• Find a support group for people who have cancer. A support group can be a safe and comfortable place to talk about your illness.
  • Let yourself grieve. But when symptoms get in the way of your ability to carry on with daily activities, talk to your doctor.
  • Talk to your doctor if you are thinking about using any over-the-counter or herbal supplements. Some of them may not be safe if used with certain other medicines.

Where to get help 24 hours a day, 7 days a week

If you or someone you know talks about suicide, self-harm, a mental health crisis, a substance use crisis, or any other kind of emotional distress, get help right away. You can:

  • Call the Suicide and Crisis Lifeline at 988.
  • Call 1-800-273-TALK (1-800-273-8255).
  • Text HOME to 741741 to access the Crisis Text Line.

Consider saving these numbers in your phone.

Go to 988lifeline.org for more information or to chat online.

What are cancer stages and grades?

The stage describes how much cancer is in the body, where it is, and how far it has spread. The grade compares tumor cells to healthy cells. Knowing the stage and grade of a cancer helps doctors know what treatment to use. It also helps predict how long the person will survive.

Cancer stages.

The TNM method is based on the size of the tumor (T), the spread of the cancer into nearby lymph nodes (N), and the spread of the cancer to other body parts (M, for metastasis).

To describe the overall stage of a cancer, doctors may use stages 0 through IV. Stage 0 means the cancer hasn't spread. Stage IV means it has spread (metastasized).

Tumor grades.

A tumor's grade describes how its cells look. Tumors are generally graded from 1 to 4. A lower number means more normal-looking cells and a lower likelihood that the cancer will spread quickly.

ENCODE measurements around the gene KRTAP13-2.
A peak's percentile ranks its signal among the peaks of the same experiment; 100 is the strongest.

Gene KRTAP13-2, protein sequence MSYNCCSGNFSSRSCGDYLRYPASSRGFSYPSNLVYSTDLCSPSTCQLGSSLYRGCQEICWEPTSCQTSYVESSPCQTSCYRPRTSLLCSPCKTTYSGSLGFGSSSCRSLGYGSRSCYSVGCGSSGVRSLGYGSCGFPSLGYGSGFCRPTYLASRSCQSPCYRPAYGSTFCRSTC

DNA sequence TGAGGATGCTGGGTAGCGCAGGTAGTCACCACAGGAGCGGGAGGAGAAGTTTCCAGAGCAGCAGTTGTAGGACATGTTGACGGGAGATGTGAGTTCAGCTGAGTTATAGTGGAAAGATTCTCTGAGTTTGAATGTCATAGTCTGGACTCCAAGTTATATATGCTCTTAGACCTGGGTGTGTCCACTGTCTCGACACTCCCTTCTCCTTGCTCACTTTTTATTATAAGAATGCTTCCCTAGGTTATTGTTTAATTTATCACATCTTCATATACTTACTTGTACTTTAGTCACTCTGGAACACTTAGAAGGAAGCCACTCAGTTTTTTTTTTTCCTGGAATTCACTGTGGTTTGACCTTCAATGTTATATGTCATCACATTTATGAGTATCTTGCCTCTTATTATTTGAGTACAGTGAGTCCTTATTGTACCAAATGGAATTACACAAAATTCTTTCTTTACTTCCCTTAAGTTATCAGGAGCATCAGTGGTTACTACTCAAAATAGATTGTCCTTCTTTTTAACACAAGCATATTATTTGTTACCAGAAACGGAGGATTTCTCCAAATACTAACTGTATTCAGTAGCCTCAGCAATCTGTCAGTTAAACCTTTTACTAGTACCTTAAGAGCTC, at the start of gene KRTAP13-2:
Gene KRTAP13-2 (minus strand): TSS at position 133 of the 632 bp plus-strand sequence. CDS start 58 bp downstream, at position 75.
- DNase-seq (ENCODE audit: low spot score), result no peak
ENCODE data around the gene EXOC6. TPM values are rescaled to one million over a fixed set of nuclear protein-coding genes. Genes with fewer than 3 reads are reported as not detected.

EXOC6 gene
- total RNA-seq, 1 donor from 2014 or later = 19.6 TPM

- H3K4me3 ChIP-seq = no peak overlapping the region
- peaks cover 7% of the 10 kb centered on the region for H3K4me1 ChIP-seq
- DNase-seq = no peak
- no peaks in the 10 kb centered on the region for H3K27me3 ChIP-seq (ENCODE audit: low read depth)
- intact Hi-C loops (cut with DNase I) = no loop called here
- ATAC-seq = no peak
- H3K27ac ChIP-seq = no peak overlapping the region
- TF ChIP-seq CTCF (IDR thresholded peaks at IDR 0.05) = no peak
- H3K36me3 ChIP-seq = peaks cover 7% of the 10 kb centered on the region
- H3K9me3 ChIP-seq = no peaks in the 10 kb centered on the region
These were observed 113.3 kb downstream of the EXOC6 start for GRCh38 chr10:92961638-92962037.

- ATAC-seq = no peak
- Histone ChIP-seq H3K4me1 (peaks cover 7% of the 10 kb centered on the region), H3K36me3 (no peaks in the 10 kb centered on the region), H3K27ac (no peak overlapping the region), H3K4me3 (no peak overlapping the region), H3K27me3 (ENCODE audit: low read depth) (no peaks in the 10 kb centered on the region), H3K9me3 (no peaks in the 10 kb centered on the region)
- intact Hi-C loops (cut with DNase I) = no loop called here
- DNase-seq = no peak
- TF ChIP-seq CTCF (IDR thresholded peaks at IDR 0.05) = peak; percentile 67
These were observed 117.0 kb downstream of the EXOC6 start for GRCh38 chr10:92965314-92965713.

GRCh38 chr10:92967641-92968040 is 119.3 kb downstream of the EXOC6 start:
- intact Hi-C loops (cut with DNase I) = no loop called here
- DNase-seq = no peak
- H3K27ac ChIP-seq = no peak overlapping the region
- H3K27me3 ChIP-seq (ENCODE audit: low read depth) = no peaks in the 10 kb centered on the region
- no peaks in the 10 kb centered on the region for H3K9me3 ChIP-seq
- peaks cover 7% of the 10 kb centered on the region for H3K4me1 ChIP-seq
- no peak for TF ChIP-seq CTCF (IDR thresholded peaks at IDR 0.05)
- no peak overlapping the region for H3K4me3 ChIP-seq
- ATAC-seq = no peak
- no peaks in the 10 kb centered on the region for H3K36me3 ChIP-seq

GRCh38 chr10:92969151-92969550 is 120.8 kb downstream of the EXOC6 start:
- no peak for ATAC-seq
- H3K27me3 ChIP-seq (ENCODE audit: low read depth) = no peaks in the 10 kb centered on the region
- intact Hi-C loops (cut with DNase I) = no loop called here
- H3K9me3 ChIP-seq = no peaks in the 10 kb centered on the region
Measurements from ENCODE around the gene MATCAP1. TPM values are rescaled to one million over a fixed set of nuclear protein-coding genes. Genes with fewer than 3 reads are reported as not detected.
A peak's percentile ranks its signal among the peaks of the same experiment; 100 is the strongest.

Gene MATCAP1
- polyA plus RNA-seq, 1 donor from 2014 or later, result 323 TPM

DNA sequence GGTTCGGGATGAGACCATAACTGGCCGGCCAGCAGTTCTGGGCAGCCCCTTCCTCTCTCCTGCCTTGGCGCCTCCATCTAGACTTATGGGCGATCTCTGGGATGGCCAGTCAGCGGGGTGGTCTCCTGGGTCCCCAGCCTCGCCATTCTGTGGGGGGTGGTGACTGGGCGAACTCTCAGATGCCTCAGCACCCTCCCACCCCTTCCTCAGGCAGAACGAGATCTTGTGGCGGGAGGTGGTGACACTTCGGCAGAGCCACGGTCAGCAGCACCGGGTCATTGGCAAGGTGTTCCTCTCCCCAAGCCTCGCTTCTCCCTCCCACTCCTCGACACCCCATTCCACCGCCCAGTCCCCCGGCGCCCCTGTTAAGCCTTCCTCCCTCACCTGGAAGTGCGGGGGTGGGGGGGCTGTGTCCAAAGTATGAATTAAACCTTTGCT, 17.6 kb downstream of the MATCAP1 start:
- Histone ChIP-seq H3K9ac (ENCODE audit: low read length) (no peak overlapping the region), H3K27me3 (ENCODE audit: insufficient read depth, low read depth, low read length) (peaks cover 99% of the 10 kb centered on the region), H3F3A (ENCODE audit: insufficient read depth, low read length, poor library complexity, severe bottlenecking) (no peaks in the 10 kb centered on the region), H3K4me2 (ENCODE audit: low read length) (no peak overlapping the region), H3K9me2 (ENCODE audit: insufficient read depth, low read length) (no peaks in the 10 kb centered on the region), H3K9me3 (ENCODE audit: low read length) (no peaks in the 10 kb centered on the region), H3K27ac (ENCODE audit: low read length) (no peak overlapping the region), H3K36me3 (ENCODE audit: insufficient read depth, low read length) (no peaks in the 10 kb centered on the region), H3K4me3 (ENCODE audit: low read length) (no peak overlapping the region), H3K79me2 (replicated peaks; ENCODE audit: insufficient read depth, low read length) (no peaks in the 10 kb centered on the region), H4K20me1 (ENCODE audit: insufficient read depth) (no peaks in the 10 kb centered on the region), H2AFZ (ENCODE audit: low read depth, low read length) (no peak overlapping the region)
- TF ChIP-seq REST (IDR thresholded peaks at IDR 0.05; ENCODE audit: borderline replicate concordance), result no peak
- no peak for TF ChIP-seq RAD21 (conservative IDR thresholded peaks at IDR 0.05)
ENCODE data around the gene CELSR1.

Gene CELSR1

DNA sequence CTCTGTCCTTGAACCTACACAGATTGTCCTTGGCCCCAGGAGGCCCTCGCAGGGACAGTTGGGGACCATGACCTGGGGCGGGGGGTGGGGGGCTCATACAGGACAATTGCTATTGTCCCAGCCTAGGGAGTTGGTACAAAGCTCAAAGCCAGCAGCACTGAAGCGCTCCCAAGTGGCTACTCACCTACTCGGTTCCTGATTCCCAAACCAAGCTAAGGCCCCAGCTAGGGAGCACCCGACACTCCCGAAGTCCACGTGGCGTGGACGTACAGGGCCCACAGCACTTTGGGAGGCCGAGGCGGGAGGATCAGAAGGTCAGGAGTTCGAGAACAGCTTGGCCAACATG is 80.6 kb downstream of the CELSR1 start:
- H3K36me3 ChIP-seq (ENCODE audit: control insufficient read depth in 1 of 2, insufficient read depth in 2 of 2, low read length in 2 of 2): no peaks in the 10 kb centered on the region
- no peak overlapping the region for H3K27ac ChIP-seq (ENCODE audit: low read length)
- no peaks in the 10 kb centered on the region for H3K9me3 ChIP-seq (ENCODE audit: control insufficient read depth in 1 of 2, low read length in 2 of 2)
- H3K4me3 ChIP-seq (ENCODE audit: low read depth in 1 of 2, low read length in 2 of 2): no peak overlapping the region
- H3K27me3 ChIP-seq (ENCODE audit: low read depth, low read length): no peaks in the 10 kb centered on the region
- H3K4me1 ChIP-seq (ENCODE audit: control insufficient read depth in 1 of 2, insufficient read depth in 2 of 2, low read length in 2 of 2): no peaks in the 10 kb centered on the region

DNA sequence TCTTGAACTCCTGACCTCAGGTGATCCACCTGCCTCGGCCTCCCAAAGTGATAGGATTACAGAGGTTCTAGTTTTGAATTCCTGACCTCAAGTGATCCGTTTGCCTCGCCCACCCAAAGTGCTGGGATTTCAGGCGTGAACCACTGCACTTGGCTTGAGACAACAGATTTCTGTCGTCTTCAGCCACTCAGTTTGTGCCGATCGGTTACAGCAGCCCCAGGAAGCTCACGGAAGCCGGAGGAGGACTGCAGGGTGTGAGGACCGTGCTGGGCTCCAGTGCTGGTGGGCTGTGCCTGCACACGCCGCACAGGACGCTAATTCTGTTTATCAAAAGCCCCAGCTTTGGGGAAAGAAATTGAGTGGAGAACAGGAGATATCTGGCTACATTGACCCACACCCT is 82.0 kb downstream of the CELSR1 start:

Cancer: Eating well during treatment

Eating well during cancer treatment is very important. It can help you deal with nausea and vomiting. It can help you feel better, keep up your strength and energy, and maintain your weight. And it can also help you fight infection and recover as quickly as possible.

Here are some tips for eating well during cancer treatment.

  • Be sure to get the nutrition you need.
    • Treat yourself by choosing the healthy foods you like best.
    • Try to eat food that has protein and extra calories to keep up your strength and prevent weight loss.
    • If you don't feel like eating, liquid meal replacements can help you get the calories and protein you need.
  • Eat small, frequent meals or snacks.
    • Try 5 or 6 small meals instead of 3 bigger meals.
    • When you don't feel like eating your normal foods, try apple or grape juice, weak teas, clear broths, dry toast, cooked cereal, and gelatin dessert such as Jell-O. Avoid citrus juices and lemonade.
  • Make the most of the days or times when your appetite is good.
    • Many people find that breakfast time is their best time of day.
    • Don't force yourself to eat when you feel sick to your stomach.
  • Eat a light meal or snack before your treatment.

    You may feel better if you have something in your stomach.

    • Try eating food cold or at room temperature.
    • Stay away from foods that make you feel sick, such as fried, spicy, sweet, or salty foods.
  • Get help with meals if you need it.
    • Ask friends and family for help with shopping and preparing food.
    • Think about having meals delivered to your home. Or have lunch at a community or senior center.

Stomatitis from cancer treatment: When to call

Call your doctor now or seek immediate medical care if:

  • You can't eat or drink.
  • You have new or worse pain.
  • You have a fever.

Watch closely for changes in your health, and be sure to contact your doctor if:

  • You do not get better as expected.

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The content above contains general health information provided by Healthwise, Incorporated, and reviewed by its medical experts. This content should not replace the advice of your healthcare provider. Not all treatments or services described are offered as services by us. For recommended treatments, please consult your healthcare provider.